The increasing popularity and availability of e-cigarettes (otherwise known as Electronic Nicotine Delivery Systems, or ENDS) in many countries has prompted fierce debate among public health professionals, with some expressing concerns that lack of safety information for the devices could result in unforeseen damage to public health if they are not appropriately regulated. Others argue that e-cigarettes provide a safer and appealing alternative to smoking, and their increasing usage – likely to be accompanied by a reduction in the number of traditional cigarettes smoked – could be stalled if excessive restrictions are placed on their sale and manufacture.
Today [Tuesday 23 July], leading smoking cessation experts present contrasting perspectives on e-cigarettes in two Comments published in The Lancet Respiratory Medicine.
In the Comment ‘Regulatory challenges for refined nicotine products’, Dr Nathan Cobb, of the Department of Pulmonary and Critical Care at Georgetown University Medical Center in the US, outlines the “paradoxical” situation whereby e-cigarettes do not come under the US Food and Drug Administration’s ban on marketing of non-pharmaceutical nicotine products for human consumption.
With safety data and accurate product information on e-cigarettes currently scarce or non-existent, Dr Cobb points out that, “Without oversight or consumer safety regulations, the manufacturers of ENDS produce products that are more widely available, much cheaper, and might contain more nicotine and contaminants than competitor products manufactured by pharmaceutical companies. Meanwhile, sales of and profit projections for ENDS continue to increase rapidly, and big tobacco companies are following with their own products.”
Pointing out that bringing e-cigarettes under the same medical regulation structure as nicotine patches and nicotine replacement products would increase their costs, without making either product more widely available, Dr Cobb argues that the regulatory playing field needs to be “reset”, adding that “A fixation on a single refined nicotine delivery mechanism (‘electronic cigarettes’) is a distraction born of commercial interests; the question should be what regulatory system will get safe and effective refined nicotine products into the hands of more smokers and promote elimination of the most lethal combusted products?”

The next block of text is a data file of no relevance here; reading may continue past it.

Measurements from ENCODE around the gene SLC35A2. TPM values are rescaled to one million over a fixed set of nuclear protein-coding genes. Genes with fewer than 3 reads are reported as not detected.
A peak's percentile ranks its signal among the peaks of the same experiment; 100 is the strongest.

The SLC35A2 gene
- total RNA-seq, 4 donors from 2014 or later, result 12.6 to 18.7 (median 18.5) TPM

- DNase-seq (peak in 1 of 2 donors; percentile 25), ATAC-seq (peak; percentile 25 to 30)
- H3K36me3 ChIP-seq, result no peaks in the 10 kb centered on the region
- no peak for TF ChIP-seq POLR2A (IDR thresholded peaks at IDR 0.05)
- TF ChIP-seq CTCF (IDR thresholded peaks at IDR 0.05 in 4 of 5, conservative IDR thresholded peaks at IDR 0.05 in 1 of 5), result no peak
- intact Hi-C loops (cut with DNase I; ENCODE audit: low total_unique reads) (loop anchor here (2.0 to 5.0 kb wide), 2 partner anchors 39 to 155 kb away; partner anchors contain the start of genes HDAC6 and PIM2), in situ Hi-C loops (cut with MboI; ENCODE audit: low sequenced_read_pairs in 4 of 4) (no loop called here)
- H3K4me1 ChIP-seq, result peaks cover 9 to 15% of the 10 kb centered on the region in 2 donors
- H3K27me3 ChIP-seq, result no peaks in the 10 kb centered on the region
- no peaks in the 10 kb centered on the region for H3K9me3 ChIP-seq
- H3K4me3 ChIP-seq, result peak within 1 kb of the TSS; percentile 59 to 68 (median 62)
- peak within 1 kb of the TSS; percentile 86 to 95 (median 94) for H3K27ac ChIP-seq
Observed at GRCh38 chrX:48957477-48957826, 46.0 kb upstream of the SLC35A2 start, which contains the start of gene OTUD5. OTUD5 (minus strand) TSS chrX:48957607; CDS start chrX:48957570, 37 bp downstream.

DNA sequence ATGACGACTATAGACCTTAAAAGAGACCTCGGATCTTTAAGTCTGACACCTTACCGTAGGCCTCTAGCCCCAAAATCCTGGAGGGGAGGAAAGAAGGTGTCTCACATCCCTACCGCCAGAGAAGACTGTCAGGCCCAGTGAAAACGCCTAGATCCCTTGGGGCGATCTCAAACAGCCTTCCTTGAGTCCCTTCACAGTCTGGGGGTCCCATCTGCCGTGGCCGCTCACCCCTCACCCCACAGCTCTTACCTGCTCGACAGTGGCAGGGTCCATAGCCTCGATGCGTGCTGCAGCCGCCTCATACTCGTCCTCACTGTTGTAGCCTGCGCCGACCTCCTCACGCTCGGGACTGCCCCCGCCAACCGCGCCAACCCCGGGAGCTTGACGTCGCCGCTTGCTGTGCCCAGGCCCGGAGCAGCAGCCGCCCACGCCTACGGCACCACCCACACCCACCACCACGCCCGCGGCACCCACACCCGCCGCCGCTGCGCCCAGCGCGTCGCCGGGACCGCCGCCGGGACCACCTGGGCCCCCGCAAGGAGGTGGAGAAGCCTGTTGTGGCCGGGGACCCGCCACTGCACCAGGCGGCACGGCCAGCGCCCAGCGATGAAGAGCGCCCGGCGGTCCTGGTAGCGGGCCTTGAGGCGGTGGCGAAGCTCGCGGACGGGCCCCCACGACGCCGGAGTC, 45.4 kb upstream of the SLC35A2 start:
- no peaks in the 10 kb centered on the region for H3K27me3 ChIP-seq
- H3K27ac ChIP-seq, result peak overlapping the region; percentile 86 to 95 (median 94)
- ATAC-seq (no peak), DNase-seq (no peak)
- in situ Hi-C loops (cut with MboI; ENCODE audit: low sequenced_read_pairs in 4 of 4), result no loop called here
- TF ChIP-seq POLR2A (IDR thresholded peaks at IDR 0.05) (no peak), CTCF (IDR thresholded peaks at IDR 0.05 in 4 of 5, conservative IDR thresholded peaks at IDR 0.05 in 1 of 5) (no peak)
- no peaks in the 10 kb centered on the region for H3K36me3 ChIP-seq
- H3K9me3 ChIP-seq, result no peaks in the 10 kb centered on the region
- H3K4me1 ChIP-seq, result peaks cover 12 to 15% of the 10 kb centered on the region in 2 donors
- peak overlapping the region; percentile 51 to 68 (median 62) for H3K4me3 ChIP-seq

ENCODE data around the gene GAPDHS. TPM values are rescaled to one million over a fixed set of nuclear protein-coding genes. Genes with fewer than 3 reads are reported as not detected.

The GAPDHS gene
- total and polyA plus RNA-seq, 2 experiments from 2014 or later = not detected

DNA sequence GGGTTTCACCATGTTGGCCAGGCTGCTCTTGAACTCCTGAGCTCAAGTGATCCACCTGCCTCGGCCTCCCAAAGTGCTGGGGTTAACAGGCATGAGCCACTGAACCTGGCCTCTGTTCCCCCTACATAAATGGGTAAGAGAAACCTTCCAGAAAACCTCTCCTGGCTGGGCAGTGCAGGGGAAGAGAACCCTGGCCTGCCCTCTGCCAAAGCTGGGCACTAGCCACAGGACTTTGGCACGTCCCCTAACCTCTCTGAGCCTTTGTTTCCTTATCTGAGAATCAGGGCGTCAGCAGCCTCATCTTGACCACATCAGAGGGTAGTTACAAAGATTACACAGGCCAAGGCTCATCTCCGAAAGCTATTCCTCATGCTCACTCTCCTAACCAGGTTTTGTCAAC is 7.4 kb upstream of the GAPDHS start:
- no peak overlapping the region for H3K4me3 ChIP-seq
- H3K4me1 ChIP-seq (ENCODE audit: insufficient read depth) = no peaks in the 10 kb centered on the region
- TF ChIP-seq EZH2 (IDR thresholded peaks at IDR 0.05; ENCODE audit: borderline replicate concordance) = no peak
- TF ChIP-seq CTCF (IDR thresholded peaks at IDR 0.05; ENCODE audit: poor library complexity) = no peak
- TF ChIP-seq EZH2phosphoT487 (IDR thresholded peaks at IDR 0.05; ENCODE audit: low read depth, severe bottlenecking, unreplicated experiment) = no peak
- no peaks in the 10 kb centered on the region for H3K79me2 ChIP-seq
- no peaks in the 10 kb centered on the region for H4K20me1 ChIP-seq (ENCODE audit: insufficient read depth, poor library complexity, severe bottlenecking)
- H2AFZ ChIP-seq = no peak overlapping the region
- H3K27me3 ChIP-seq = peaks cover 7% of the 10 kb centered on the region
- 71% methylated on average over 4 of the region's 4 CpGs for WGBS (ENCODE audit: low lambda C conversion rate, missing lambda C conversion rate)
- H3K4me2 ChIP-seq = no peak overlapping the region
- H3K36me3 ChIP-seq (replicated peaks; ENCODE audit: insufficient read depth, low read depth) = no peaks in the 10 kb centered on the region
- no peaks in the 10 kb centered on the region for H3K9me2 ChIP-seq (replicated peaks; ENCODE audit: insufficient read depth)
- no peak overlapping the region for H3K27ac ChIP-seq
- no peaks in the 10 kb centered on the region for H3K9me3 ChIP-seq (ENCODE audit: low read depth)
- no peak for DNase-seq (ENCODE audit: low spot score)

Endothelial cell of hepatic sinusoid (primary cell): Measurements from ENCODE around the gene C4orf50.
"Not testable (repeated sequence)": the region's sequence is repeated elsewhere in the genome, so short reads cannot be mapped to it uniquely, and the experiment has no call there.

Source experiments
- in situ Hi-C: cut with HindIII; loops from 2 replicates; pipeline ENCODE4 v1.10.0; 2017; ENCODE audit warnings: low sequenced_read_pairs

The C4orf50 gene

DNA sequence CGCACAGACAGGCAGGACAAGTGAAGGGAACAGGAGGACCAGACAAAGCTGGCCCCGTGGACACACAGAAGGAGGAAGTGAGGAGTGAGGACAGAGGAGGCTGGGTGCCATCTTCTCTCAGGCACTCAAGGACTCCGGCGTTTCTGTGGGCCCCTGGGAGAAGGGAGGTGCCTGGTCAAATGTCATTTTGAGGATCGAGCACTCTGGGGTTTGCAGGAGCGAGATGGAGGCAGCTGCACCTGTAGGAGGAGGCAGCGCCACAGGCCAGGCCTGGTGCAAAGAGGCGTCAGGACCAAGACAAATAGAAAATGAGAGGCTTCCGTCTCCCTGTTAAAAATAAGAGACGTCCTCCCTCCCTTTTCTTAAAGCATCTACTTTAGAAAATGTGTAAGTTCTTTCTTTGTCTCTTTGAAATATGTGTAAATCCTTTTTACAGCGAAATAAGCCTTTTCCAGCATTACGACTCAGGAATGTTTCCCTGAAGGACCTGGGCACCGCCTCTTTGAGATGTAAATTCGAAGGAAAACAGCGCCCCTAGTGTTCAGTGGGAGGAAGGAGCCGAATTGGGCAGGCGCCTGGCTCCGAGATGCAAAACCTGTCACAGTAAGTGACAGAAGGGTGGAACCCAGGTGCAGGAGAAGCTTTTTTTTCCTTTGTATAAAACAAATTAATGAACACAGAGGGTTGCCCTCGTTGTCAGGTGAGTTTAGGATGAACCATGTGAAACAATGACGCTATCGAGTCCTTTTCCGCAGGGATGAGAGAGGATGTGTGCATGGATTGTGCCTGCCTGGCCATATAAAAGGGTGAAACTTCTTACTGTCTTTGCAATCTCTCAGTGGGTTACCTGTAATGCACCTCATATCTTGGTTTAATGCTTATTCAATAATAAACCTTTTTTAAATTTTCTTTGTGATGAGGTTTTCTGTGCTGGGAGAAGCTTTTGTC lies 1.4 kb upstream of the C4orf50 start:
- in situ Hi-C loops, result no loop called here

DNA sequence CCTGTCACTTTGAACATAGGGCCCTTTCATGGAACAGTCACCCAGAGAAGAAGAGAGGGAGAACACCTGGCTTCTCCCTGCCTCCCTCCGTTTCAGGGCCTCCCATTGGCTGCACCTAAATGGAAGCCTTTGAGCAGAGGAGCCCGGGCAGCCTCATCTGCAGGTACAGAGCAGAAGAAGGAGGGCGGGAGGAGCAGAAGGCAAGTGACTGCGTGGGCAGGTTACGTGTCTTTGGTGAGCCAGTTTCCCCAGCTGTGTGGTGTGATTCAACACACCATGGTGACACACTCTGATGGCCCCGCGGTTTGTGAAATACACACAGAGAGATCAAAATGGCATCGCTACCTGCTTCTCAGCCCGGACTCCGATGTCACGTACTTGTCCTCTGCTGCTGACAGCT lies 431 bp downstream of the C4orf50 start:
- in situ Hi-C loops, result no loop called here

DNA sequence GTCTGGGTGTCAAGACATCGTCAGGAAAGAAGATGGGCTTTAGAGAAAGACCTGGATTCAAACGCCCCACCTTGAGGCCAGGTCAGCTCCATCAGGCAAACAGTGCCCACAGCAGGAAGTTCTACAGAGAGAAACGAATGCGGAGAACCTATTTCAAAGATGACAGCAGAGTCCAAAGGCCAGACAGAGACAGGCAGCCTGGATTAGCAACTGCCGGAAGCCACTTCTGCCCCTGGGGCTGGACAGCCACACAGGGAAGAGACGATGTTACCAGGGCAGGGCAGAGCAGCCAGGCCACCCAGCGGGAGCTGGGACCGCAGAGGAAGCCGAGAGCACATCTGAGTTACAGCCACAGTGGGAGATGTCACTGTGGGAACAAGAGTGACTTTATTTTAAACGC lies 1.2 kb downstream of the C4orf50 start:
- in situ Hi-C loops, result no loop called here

In another Comment, Should e-cigarettes be regulated as a medicinal device?, Professor Peter Hajek, Director of the Tobacco Dependence Research Unit at the Wolfson Institute of Preventive Medicine, Queen Mary University of London, UK, argues that proposals to regulate e-cigarettes as medical devices – currently under consideration by the EU, and already planned by the UK in 2016 – could jeopardise enormous potential benefits to public health by drastically reducing the appeal of e-cigarettes.
According to Professor Hajek, “Compared with hypothetical risks that seem unlikely in view of current knowledge about e-cigarettes, we know the product e-cigarettes are replacing is seriously dangerous. If any new risks emerge, then appropriately tighter regulation can be implemented.”
Placing e-cigarettes under the same regulation as medical devices now is likely to lead to increased costs and less product innovation, which Professor Hajek argues could ultimately lead to a winning situation for the tobacco industry. He concludes that, “Since e-cigarettes are a recreational consumer product that are competing with much more dangerous cigarettes, which are not regulated as medicines, mandatory medicinal regulation is not required for public safety and can harm public health by restricting the competition of e-cigarettes with cigarettes in the marketplace. Excessive regulation of e-cigarettes would protect the market monopoly of cigarettes and have the potential consequences of disease in and death of millions of smokers who were prevented from moving on to the next generation of e-cigarettes.”
“For the first time in the history of the tobacco control movement, a realistic possibility is emerging that the tobacco problem might get resolved, and that this could happen with minimal or no government involvement or expenditure. Regulators of medicines should hold their fire.”